The QB in BestBall10s: One Key Mistake Dooms a Flood of Owners, Plus An Unusual Tactic Pays Big Dividends
The Fanball Roster Construction Explorer allows you to pull back the curtain and experiment with the most and least successful roster constructions over the past four years. Quarterback tactics are often overlooked in best ball, but that oversight has led many owners into a critical mistake. Shawn Siegele also demonstrates an unusual tactic to boost your win rate and improve your structural edge as he continues the Best Ball Workshop.
The RotoViz best ball tools from guru Mike Beers include dashboards for the FFPC, Fanball, and Fantrax that help you chart ADP and view personal exposures. They also include Roster Construction Explorers for the FFPC, Fanball, and DRAFT.1 When I pull up the RCE for any of these great formats, I often come up for air minutes later only to discover hours have passed. In the Best Ball Workshop, I use the Fanball RCE to find key insights for boosting your BestBall10 win rates.2 In Lesson 1, we used player win rates to avoid a huge mistake drafters are making in the early rounds. In Lesson 2, we discovered the two separate strategies to dominate tight end. Today we examine a quarterback position that’s much more important than commonly believed.
2-QB or 3-QB?
Unlike in traditional redraft formats, my instincts tell me to grab as many QBs as possible, within reason. With our BestBall10 roster requirements, that means three signal-callers. Taking three QBs improves your odds of hitting on that year’s Patrick Mahomes,3 gives you protection against injury,4 and allows you to take advantage of optimized starting lineups at fantasy’s highest-scoring position.
We can quickly test whether this instinct is correct at the most basic level by grabbing every draft in the last four years with the Roster Construction Explorer.
Unless we discover some particularly valuable caveats later in our analysis, my instincts appear to be wrong. The 2-QB construction is not only more popular, but it’s considerably more successful than it’s 3-QB counterpart.
How Early Should You Select Your QB1?
It’s been a long time since fantasy owners used early-round picks at QB, so it would be a surprise if we saw much volume or much success with that type of roster.
QB1 Selected in Rounds 1-4
The historical results confirm our suspicions. Drafting your QB1 in any of the first four rounds gives a very low win rate.
However, the numbers then shift quickly and perhaps surprisingly in favor of springing for QB earlier than is trendy. A 2-QB roster construction provides a win rate above 9.0 percent if your first QB comes off the board in any individual round between 6 and 11. Taking these rounds as a group, 2-QB drafters have averaged 2,212 points.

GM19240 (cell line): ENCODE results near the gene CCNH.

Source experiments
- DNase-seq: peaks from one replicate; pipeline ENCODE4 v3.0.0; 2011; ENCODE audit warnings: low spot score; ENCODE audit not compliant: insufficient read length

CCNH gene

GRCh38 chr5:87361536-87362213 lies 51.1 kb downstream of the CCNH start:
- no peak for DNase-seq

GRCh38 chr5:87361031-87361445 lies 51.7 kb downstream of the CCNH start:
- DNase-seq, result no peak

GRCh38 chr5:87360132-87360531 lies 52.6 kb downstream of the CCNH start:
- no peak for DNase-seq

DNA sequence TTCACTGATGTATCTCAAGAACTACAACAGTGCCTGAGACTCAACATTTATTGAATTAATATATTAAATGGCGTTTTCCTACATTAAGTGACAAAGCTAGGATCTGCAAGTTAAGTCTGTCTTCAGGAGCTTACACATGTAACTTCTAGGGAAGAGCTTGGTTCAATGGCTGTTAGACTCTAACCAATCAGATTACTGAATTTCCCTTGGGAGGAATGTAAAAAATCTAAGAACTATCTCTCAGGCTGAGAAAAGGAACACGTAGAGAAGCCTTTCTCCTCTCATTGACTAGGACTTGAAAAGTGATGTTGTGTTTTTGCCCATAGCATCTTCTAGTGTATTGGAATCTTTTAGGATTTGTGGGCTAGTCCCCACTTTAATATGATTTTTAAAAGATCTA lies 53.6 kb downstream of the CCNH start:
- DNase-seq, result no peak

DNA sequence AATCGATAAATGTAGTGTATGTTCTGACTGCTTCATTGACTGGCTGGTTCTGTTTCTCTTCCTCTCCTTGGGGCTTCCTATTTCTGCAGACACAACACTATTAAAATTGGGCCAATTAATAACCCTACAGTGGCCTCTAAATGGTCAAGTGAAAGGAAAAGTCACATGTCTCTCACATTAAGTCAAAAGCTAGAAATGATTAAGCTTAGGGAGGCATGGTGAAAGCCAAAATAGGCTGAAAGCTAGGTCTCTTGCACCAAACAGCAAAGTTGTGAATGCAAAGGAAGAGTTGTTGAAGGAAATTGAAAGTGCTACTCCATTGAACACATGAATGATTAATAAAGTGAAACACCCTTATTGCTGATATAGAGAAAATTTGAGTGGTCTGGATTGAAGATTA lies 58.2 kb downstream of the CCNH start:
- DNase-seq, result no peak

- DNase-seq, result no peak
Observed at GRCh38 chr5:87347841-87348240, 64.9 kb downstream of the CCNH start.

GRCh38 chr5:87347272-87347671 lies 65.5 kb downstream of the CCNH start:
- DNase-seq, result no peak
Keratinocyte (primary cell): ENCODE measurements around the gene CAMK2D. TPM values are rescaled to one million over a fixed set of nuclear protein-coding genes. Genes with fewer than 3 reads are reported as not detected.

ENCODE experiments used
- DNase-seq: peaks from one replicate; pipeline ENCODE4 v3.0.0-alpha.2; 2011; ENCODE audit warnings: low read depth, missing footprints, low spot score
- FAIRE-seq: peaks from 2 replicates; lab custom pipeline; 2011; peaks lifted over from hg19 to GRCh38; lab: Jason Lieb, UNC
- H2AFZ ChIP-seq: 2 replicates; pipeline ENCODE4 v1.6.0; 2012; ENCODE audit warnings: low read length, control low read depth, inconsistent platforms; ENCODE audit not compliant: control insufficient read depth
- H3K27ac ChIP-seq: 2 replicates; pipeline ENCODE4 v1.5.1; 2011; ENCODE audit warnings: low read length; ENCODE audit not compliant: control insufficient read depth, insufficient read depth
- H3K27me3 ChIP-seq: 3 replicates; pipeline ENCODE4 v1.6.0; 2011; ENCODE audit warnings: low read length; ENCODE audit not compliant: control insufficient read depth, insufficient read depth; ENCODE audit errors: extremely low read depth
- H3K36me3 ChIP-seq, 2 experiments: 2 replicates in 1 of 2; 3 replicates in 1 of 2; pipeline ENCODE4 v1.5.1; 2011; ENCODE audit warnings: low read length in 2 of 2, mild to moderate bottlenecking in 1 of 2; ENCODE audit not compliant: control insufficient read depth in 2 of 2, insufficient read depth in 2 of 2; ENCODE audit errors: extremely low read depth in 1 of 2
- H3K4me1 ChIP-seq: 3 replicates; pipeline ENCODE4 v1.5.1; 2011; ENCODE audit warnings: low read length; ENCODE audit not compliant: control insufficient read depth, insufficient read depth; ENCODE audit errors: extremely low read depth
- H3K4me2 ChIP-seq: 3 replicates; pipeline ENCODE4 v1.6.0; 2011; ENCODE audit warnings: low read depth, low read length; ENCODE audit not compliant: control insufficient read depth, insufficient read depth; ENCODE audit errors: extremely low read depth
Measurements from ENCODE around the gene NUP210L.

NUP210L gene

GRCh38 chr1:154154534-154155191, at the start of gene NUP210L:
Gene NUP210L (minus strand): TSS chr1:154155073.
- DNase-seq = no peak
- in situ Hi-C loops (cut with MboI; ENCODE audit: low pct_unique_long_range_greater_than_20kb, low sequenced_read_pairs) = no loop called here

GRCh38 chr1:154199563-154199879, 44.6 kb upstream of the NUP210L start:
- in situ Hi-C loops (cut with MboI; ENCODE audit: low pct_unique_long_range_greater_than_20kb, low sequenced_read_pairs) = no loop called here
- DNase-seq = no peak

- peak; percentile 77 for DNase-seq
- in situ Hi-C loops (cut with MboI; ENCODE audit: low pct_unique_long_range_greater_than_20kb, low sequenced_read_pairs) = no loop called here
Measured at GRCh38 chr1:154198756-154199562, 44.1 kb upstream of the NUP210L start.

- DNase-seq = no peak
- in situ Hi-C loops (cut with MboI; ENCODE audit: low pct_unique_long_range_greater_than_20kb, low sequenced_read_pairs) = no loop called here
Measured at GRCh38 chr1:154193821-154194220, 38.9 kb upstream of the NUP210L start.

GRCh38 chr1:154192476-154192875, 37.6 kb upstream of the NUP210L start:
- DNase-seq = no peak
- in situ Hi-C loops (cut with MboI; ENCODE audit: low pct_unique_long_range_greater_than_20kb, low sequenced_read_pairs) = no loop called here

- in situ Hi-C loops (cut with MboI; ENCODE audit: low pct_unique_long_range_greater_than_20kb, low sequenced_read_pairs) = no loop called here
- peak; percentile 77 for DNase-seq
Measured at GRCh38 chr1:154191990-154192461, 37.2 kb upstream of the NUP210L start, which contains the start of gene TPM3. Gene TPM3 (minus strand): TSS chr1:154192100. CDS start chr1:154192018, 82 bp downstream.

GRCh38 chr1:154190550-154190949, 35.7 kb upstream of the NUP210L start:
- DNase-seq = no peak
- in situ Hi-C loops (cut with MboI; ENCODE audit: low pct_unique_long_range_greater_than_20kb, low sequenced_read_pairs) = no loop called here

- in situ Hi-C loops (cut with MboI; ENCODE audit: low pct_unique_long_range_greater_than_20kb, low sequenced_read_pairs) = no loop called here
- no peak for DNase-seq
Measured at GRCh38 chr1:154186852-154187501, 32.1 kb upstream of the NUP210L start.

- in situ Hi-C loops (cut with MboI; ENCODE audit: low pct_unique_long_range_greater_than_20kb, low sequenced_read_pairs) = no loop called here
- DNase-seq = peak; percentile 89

QB1 Selected in Rounds 6-11
With So Many Options at QB, You Should Wait for Your QB2, Right?
You might expect this to be the case, but selecting your QB2 shortly after your QB1 has been a more successful tactic. The win rates are well above average for 2-QB roster constructions when you select your QB2 in any individual stanza between Rounds 8 and 12. The overall results look like this:
QB2 Selected in Rounds 8-12
Those are your results when the QB1 is drafted at any point, but if you also restrict the QB1 to Round 6 or later – putting both of your first two QBs in the sweet spot – the results are even better.
QB1 and QB2 in Window
If That’s the QB2 Sweet Spot, What If I Draft a Third?
When you consider that our 2-QB constructions are more successful than 3-QB constructions overall, it may be surprising to discover a 3-QB trick that allows you to reap the structural benefits that come from rostering a third QB and still maintain solid win rates at the same time. Simply be sure to draft all three of your QBs in the QB window. When you draft three QBs between Round 6 and 12,5 historical win rates and point totals have been even better than when owners stick to two in the window.
QB1-QB3 in the Window
The Importance of Being Earnest
As we found in the tight end lesson, it’s extremely important to select your QBs from the pool of reliable players. Waiting for signal-callers who are at risk for in-season benching wreaks havoc on your win rate. You want to use your true late-round picks on defenses and fliers at running back and wide receiver.
Quarterback feels like a throwaway position in best ball leagues, but it’s an easy place to gain an advantage since so many drafters make poor choices. Over the last four years almost 105,000 owners have selected their QB2 in Round 13 or later and settled for a 7.4 percent win rate as a result. The QB position continues to get deeper, creating the sense that this trend may not continue, but the win rate for those who waited on their QB2 was worse in 2018 than for the four-year average.
- And DRAFT has now provided their 2018 numbers! (back)
- We have writers with extensive experience in FFPC and DRAFT who are doing the same for those formats. (back)
- As I was lucky enough to do in last year’s MFL10 of Death. (back)
- Last year, I lost to J.J. Zachariason on a long touchdown from Kalen Ballage in the semifinals of Ben Gretch’s dynasty best ball league. I started the season with Jimmy Garoppolo, Andy Dalton, and Alex Smith but finished the year taking goose eggs. (back)
- This is obviously a much smaller sample, but the 3-QB/2-TE construction in this window has returned a win rate above 9.0 percent in each of the four individual seasons. If you add Round 13 for the QB3, then the sample doubles and the win rates actually jump slightly. (back)